Watch your manners!


MANNERS AND MISCHIEF: Gender, Power and Etiquette in Japan. Edited by Jan Bardsley and Laura Miller. University of California Press, 2011, 245 pp., $22.95 (paper)

Don’t let the cutesy Hello Kitty cover fool you. “Manners and Mischief” disdains frivolity and stands firm as an academic text for students serious about extending their anthropological knowledge of Japan.

The book features essays written by university professors in America and Japan. The essays use a wide range of current social media as the basis of research, citing popular books, delving into magazines or analyzing weekly advice columns.

The book’s first two essays frame their arguments from a historical and cultural base. First, using “The Tale of Genji,” the author explores how literature and literary criticism guide Japanese manners.

In “Box Lunch Etiquette,” the popular Kabuki Onnagata (male Kabuki actor who specializes in portraying female roles) is used to discuss the Japanese feminine ideal.

The essays cover gender and women issues, although society’s mannerly constraints on men is also addressed. The essay “The Oyaji Gets A Makeover” details modern society’s expectations for the “new” salarymen. The advice offered seems designed to force salarymen into an “elite, global men’s club” by their becoming more Westernized, but the social commentary revealed by the advice certainly justifies itself in Japanese society.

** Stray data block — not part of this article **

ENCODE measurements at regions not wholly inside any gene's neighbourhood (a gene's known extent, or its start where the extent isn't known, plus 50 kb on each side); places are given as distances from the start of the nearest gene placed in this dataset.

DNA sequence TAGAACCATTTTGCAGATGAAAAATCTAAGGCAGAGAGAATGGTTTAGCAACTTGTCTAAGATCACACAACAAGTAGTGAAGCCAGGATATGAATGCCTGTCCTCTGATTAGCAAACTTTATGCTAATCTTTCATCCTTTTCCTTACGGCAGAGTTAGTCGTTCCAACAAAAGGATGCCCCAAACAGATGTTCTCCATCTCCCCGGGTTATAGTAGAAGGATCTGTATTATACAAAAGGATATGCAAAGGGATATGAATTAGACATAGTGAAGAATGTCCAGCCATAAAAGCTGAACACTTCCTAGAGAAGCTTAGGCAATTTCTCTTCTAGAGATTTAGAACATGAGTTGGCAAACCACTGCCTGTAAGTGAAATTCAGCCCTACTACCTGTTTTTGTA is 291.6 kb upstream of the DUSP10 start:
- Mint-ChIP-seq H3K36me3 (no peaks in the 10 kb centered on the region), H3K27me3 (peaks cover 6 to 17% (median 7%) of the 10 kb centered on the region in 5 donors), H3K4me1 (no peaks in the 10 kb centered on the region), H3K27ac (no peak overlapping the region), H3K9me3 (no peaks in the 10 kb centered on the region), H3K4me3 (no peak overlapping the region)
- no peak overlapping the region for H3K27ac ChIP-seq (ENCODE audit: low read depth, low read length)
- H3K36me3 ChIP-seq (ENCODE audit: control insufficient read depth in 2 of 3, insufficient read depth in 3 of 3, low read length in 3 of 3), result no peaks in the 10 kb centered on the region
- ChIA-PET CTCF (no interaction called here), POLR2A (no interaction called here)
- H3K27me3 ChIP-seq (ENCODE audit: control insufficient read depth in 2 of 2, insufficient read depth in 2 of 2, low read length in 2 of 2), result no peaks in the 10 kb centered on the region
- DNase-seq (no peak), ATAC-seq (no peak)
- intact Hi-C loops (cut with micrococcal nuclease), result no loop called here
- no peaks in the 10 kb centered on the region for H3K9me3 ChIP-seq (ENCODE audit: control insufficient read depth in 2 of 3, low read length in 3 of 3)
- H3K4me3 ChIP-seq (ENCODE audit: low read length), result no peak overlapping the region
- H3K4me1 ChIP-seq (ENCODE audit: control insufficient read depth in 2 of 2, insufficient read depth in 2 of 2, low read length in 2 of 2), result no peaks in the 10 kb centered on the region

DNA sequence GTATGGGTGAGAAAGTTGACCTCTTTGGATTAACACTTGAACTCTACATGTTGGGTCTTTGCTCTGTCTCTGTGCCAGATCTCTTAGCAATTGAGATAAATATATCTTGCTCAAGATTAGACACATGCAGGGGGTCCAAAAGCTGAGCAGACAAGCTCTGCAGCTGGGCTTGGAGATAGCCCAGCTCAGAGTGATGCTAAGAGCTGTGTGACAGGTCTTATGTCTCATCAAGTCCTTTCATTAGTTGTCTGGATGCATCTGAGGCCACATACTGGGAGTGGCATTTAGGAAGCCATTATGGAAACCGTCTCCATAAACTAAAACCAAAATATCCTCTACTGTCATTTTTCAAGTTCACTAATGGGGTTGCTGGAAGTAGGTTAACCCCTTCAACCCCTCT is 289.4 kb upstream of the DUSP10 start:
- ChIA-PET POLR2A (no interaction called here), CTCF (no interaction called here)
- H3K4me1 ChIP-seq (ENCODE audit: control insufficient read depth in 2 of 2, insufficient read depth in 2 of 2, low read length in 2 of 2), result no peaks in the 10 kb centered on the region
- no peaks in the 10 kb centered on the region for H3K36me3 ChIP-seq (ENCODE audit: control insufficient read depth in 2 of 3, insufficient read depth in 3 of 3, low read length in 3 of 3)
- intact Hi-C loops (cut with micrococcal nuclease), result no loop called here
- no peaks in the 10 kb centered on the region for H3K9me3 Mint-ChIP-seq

Women and gender issues are dissected with articles ranging from a discussion of motherhood and pregnancy manners to how to be a “dignified” Japanese woman.

In “The Dignified Woman who Loves to be ‘Loveable’ ” the public outcry against the stereotypes presented in the 2006 best-selling book “The Dignity of Woman” by Bando Mariko is included, and provides a balanced view of Japan’s changing expectations on women and their role in society.

The book focuses on the manners of mainstream society, yet the fringe elements are not ignored. The last two essays deal with the indoctrinated manners of those normally considered outside of the mainstream of society. In “A Community of Manners,” fringe social media, such as advice columns for lesbian and gays, is used to reveal a shared code of manners for like-minded readers.

The manga created for government campaigns against bad manners on trains or other public places in the article “Behavior That Offends” adds a fascinating final twist to Japan’s culture of acceptable etiquette. The article highlights proper behavior on group dates or gokon, how to act as a proper “Gothic Lolita,” and suitable conduct for women during sex — put away your cellphone, please, ladies.

The book pieces together the societal influences that shape a people known worldwide for their strict code of behavior. Although more suited for the classroom than summer reading, the essays reverberate with well-researched truths, and should be added to the library of those studying Japanese society.